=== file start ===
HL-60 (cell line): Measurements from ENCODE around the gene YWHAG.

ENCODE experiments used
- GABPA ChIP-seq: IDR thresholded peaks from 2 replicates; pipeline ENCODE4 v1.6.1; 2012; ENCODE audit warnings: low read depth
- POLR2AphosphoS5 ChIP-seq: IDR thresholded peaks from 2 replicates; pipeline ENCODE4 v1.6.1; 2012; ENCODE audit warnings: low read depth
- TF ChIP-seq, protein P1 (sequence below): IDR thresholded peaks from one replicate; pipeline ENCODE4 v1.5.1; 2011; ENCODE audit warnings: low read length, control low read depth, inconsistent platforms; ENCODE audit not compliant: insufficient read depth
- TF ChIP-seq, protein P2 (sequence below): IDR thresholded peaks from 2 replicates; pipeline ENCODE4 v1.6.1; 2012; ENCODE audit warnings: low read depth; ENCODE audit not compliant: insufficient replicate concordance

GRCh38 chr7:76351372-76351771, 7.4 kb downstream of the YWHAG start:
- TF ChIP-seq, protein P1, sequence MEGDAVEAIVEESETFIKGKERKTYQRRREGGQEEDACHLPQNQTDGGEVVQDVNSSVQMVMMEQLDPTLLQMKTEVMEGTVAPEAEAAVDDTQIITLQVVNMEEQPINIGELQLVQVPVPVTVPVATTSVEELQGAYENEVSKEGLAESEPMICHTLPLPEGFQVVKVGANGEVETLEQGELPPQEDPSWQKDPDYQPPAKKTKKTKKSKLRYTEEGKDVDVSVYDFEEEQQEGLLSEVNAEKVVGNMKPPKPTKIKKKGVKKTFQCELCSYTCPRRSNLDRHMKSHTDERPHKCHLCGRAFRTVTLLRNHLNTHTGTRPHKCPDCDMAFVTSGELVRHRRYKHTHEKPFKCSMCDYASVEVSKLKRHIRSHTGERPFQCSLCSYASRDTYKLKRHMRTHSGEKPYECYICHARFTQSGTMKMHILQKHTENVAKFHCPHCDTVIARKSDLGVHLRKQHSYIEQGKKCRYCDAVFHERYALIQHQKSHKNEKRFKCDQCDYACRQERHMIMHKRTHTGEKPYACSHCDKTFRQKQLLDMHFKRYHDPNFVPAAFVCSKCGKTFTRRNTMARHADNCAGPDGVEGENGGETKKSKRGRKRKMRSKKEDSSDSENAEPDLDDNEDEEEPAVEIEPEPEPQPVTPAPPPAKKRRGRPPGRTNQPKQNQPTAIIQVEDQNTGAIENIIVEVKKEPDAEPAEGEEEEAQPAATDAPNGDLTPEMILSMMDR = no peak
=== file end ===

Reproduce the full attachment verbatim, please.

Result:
HL-60 (cell line): Measurements from ENCODE around the gene YWHAG.

ENCODE experiments used
- GABPA ChIP-seq: IDR thresholded peaks from 2 replicates; pipeline ENCODE4 v1.6.1; 2012; ENCODE audit warnings: low read depth
- POLR2AphosphoS5 ChIP-seq: IDR thresholded peaks from 2 replicates; pipeline ENCODE4 v1.6.1; 2012; ENCODE audit warnings: low read depth
- TF ChIP-seq, protein P1 (sequence below): IDR thresholded peaks from one replicate; pipeline ENCODE4 v1.5.1; 2011; ENCODE audit warnings: low read length, control low read depth, inconsistent platforms; ENCODE audit not compliant: insufficient read depth
- TF ChIP-seq, protein P2 (sequence below): IDR thresholded peaks from 2 replicates; pipeline ENCODE4 v1.6.1; 2012; ENCODE audit warnings: low read depth; ENCODE audit not compliant: insufficient replicate concordance

GRCh38 chr7:76351372-76351771, 7.4 kb downstream of the YWHAG start:
- TF ChIP-seq, protein P1, sequence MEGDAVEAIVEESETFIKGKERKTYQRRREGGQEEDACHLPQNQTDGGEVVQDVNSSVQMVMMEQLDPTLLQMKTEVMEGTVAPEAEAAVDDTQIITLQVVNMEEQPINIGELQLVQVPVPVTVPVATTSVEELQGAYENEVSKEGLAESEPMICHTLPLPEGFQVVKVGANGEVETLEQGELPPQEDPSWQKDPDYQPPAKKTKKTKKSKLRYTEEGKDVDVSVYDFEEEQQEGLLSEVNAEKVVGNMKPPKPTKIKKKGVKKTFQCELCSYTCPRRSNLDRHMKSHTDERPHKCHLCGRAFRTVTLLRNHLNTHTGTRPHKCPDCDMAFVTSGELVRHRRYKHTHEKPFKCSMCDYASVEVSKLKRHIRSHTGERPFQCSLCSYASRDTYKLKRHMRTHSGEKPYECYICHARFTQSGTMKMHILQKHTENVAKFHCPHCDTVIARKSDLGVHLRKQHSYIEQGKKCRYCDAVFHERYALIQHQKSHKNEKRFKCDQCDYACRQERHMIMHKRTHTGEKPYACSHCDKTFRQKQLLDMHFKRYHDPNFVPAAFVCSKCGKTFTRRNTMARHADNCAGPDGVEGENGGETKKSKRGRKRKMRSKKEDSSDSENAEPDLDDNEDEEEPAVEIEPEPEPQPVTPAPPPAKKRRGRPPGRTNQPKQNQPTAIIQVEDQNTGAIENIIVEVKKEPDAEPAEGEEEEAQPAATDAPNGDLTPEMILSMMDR = no peak